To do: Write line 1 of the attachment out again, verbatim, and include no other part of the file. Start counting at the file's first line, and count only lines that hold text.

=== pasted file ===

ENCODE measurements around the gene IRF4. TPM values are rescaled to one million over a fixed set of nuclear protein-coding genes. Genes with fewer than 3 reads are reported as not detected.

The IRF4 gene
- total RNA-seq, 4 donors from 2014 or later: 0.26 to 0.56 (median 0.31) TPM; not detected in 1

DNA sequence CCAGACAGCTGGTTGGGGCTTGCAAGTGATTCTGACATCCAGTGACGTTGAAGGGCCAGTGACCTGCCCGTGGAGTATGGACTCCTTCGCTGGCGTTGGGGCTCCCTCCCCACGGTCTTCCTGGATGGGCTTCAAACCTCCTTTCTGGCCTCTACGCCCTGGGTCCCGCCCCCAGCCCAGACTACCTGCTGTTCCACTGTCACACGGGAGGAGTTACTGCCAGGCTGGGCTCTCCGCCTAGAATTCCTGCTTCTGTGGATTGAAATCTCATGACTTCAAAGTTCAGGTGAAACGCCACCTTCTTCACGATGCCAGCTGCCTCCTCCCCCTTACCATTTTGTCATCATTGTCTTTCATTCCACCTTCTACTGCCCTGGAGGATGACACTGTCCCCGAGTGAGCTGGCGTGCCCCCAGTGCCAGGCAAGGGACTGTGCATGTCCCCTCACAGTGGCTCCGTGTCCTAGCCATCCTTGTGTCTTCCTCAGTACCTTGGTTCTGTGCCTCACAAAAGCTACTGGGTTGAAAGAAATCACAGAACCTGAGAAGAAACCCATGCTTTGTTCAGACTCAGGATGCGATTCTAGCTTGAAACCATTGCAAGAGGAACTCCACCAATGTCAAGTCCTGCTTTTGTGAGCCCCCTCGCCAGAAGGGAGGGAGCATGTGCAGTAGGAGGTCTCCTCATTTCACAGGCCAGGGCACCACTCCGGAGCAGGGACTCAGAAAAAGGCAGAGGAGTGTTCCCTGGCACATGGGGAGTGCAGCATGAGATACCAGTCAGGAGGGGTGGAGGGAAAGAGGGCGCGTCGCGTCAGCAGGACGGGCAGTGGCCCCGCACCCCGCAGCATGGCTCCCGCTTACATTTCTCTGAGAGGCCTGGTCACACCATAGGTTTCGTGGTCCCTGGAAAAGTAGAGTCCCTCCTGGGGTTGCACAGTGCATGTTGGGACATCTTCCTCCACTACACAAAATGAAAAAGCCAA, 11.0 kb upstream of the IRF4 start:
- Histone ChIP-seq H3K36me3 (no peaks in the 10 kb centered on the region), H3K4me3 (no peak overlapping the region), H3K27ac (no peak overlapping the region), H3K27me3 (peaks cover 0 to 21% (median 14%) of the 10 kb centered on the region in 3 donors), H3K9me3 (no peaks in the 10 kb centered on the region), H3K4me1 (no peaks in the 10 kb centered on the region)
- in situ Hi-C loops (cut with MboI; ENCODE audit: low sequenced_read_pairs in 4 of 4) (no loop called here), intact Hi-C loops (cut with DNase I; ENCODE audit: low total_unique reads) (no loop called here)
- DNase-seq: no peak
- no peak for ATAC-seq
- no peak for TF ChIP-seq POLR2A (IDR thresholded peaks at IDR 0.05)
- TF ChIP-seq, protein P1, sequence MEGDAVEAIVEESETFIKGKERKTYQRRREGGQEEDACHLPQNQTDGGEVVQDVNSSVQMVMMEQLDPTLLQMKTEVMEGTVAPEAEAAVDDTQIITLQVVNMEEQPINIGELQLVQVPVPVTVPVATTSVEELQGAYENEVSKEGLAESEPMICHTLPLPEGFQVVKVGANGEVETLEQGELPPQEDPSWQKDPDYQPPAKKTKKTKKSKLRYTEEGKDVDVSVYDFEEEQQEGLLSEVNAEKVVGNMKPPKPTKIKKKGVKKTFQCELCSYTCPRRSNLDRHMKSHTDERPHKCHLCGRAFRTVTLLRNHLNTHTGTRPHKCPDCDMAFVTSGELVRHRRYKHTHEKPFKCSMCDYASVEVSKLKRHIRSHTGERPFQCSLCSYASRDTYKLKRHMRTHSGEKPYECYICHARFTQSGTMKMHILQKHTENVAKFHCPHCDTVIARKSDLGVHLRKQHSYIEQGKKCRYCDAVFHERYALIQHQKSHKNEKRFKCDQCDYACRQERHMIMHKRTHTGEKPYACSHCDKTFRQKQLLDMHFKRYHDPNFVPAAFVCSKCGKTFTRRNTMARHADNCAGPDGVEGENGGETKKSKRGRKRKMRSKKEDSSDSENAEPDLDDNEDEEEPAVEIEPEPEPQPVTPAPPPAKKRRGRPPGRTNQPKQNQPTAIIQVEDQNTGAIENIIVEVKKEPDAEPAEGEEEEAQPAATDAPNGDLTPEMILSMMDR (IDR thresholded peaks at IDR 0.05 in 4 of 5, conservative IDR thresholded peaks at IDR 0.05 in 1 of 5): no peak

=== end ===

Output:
ENCODE measurements around the gene IRF4. TPM values are rescaled to one million over a fixed set of nuclear protein-coding genes. Genes with fewer than 3 reads are reported as not detected.